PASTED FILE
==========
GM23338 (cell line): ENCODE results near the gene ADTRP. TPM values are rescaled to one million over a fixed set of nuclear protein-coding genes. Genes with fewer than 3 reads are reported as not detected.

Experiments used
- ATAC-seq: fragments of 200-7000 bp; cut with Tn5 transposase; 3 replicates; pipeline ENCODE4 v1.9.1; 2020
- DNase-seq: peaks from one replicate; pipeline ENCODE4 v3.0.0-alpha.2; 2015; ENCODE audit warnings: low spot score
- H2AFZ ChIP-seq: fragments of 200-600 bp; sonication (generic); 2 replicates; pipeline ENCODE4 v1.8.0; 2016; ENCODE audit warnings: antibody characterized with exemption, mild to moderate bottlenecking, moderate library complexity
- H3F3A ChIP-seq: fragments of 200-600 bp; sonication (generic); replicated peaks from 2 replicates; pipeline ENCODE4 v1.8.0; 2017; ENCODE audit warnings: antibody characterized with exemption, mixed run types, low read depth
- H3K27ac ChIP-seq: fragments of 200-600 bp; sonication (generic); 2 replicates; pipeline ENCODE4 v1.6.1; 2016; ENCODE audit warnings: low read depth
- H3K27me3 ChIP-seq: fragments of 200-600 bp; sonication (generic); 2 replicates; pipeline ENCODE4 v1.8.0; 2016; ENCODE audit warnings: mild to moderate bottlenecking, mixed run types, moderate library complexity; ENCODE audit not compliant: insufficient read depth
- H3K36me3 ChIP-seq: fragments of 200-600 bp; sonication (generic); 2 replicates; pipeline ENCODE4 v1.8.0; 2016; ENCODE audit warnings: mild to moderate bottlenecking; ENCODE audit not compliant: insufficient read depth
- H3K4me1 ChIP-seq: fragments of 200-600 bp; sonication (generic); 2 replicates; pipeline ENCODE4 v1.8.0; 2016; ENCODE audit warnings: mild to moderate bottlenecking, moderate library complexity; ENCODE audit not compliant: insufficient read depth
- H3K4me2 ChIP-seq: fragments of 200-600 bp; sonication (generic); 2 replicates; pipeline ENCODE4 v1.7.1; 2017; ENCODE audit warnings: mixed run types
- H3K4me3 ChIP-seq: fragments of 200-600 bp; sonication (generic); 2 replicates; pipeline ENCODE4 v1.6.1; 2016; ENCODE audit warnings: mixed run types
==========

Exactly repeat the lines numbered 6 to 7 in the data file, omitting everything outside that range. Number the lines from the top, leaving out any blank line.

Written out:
- H3F3A ChIP-seq: fragments of 200-600 bp; sonication (generic); replicated peaks from 2 replicates; pipeline ENCODE4 v1.8.0; 2017; ENCODE audit warnings: antibody characterized with exemption, mixed run types, low read depth
- H3K27ac ChIP-seq: fragments of 200-600 bp; sonication (generic); 2 replicates; pipeline ENCODE4 v1.6.1; 2016; ENCODE audit warnings: low read depth